Civic Center and Hayes Valley
This is the administrative and cultural center of San Francisco. Stately Beaux Arts buildings like the Opera House and the domed, renovated City Hall tolerate the Louise M. Davies Symphony Hall and the Public Library's graceful Main Branch, both architectural newcomers. Nearby Hayes Valley offers fine dining and apres-symphony toddies for
concert-goers, as well as tastefully creative stores for clothing and gifts. Nocturnal wanderings in any direction except north (on Van Ness) are discouraged.
Cow Hollow: Union Street
The most gracious, imposing homes of Cow Hollow (so named for its original bovine residents) are nestled against the Presidio where Pacific Heights dives to the Marina. Spectacular views are the norm. Straight, single yuppies - either affluent or getting there fast - pack the Balboa Cafe, Sushi Chardonnay, and other bars and restaurants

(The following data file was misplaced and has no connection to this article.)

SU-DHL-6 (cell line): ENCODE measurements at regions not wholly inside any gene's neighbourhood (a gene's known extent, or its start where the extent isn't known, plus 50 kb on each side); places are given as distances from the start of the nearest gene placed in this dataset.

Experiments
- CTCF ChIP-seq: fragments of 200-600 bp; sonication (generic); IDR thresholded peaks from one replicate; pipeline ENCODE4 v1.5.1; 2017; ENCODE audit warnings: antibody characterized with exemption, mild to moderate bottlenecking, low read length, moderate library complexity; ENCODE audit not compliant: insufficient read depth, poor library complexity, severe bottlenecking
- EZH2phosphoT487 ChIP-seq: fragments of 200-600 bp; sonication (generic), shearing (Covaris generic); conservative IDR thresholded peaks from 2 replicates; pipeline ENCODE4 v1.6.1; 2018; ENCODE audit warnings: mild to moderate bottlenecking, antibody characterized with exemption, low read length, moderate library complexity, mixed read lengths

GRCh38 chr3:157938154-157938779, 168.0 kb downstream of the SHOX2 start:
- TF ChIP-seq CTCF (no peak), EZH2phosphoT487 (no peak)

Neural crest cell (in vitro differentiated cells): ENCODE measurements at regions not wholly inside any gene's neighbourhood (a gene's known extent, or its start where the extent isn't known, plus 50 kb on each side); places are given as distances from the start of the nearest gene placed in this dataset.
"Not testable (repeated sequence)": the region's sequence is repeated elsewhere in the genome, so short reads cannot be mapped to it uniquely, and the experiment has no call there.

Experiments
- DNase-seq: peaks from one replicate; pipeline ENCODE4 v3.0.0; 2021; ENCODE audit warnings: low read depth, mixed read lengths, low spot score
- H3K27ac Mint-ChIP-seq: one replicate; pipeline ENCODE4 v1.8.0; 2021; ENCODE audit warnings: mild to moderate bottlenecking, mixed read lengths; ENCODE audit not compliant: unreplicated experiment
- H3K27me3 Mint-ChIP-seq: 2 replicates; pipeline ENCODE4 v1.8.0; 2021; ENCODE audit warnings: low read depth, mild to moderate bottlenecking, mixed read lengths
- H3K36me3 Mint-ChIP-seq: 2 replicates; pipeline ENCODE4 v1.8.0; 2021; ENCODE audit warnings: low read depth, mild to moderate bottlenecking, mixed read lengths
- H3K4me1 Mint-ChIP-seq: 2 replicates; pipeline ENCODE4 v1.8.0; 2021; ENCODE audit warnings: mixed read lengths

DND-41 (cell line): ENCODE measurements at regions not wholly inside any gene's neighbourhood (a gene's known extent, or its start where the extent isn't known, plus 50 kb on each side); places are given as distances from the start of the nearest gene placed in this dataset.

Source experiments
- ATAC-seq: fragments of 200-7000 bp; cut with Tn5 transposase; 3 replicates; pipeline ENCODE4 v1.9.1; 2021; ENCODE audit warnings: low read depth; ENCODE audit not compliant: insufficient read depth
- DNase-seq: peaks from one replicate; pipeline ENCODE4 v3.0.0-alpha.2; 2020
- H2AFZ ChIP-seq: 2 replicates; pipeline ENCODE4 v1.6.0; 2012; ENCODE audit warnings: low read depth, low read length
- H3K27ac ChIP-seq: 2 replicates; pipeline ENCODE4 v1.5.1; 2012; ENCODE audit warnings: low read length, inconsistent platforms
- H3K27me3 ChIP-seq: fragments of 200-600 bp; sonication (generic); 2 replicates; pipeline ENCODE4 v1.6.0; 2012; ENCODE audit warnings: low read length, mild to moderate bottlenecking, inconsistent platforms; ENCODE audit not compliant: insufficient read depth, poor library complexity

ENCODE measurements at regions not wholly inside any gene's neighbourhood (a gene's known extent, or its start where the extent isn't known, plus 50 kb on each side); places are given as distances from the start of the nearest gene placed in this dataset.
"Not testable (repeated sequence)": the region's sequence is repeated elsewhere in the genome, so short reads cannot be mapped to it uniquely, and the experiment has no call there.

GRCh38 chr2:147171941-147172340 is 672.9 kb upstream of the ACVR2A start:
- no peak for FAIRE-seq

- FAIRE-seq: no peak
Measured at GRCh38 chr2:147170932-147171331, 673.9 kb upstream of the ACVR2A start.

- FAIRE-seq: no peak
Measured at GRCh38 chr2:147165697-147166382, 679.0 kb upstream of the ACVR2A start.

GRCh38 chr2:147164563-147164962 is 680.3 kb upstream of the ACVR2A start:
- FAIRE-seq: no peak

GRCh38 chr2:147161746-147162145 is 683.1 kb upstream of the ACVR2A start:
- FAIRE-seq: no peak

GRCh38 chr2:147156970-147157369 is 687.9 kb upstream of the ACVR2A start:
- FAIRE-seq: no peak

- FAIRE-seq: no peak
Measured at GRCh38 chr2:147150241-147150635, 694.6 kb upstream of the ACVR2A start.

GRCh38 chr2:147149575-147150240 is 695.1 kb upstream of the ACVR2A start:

on Fillmore and Union Streets. Clothes hounds can easily fritter away a day (and thousands of dollars) in Union Street's oh-so-tasteful boutiques.
Downtown: Union Square
Union Square is the heart of San Francisco's bustling and stylish downtown shopping district, adding up to the greatest concentration of high-end retail west of New York's Fifth Avenue. Posh department stores such as Neiman Marcus ring the one-block square park. Hundreds of other exclusive stores and boutiques lie within a three-block
radius of the square. If you've shopped till you've dropped, pick yourself up at an outdoor cafe in tiny Maiden Lane, and restore the soul at one of the many art galleries on Sutter and Geary Streets. This is also the home of San Francisco's modest Theater District.
Financial District and The Embarcadero